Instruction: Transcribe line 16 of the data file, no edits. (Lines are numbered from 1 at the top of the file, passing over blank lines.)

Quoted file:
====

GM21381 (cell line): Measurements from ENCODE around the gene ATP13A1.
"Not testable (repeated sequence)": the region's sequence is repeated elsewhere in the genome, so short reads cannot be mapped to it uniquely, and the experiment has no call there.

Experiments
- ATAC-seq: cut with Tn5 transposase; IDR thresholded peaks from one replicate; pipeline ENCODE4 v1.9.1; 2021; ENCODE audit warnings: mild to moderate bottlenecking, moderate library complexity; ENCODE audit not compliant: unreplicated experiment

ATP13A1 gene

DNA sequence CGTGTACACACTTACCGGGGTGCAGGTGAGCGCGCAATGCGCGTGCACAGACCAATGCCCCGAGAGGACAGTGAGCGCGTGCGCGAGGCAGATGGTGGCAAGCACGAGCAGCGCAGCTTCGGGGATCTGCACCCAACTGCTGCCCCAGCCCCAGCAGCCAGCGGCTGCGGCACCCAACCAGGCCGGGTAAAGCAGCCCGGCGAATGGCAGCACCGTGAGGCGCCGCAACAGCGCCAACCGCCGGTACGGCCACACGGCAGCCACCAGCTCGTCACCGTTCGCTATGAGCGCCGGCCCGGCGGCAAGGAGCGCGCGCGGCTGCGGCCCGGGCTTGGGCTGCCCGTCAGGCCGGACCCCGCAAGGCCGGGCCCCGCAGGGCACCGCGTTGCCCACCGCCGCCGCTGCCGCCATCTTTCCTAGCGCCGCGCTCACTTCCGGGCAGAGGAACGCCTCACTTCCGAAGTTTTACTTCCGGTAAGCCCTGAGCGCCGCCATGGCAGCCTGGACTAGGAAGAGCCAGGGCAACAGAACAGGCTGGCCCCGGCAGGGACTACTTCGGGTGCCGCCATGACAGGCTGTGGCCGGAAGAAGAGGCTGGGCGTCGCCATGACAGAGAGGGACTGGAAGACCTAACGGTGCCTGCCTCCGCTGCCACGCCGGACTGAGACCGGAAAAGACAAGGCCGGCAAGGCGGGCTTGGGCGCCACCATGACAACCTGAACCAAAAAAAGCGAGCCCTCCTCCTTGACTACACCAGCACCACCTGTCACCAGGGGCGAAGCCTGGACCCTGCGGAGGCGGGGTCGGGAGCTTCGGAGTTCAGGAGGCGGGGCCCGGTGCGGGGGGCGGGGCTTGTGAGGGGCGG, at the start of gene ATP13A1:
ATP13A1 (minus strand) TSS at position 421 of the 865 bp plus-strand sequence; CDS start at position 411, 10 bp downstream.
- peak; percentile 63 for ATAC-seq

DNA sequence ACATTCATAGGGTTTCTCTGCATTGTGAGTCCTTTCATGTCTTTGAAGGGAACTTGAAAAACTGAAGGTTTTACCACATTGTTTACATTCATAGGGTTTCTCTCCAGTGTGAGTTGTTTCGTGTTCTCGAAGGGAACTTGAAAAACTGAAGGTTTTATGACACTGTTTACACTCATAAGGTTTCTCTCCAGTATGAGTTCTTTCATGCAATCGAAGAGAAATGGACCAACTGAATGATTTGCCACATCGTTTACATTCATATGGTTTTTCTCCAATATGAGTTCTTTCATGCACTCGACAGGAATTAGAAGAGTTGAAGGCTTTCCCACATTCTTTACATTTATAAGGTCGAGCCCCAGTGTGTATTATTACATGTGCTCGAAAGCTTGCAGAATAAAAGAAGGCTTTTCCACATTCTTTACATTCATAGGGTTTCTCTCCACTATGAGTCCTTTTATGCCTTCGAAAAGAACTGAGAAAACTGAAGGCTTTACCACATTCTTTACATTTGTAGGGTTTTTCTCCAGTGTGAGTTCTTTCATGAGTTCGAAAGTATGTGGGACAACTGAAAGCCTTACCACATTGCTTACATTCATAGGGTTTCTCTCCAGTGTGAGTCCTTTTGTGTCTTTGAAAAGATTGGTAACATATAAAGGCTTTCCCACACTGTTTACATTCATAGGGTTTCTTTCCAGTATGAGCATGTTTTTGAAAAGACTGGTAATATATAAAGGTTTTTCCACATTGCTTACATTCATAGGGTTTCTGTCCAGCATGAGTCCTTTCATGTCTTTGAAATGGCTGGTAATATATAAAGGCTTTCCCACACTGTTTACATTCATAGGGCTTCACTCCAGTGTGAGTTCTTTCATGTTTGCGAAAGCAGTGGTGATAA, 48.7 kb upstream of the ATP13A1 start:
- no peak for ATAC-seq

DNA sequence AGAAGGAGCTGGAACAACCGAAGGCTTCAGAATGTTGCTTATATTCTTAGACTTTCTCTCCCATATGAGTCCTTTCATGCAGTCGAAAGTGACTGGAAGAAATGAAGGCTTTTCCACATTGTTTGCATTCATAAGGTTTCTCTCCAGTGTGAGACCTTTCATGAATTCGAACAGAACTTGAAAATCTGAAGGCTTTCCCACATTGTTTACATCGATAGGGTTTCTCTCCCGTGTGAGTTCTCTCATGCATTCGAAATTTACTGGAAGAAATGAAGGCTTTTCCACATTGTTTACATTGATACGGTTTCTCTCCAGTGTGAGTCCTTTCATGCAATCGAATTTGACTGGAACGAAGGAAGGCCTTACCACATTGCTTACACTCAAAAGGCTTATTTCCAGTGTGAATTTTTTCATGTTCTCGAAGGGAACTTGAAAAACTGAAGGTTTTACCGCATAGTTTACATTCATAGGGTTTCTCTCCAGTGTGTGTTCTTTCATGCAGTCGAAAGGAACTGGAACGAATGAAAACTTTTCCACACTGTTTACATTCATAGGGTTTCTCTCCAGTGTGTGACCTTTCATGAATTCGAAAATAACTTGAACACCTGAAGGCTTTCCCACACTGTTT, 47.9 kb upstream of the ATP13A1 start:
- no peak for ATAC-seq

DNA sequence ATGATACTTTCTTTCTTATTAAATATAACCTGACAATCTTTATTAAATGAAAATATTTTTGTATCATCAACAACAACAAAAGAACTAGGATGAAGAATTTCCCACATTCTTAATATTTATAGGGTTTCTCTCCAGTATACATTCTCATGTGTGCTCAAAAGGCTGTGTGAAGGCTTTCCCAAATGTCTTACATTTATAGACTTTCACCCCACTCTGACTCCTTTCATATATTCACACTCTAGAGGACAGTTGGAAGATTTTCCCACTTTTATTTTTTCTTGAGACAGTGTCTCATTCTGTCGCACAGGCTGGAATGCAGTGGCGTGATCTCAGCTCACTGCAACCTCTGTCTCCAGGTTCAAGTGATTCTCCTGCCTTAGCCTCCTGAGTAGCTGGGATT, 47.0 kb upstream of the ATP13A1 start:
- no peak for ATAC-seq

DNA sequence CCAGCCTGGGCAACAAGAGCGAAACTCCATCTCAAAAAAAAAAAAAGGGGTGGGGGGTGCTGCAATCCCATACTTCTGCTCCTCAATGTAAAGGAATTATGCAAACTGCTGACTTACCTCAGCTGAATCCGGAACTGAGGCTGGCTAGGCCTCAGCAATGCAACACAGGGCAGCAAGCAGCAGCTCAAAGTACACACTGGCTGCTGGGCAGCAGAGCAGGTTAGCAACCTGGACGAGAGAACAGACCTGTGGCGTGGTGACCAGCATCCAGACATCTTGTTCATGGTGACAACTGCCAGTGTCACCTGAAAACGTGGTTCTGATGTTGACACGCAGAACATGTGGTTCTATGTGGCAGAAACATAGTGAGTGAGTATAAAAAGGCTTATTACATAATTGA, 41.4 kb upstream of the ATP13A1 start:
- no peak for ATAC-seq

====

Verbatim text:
- no peak for ATAC-seq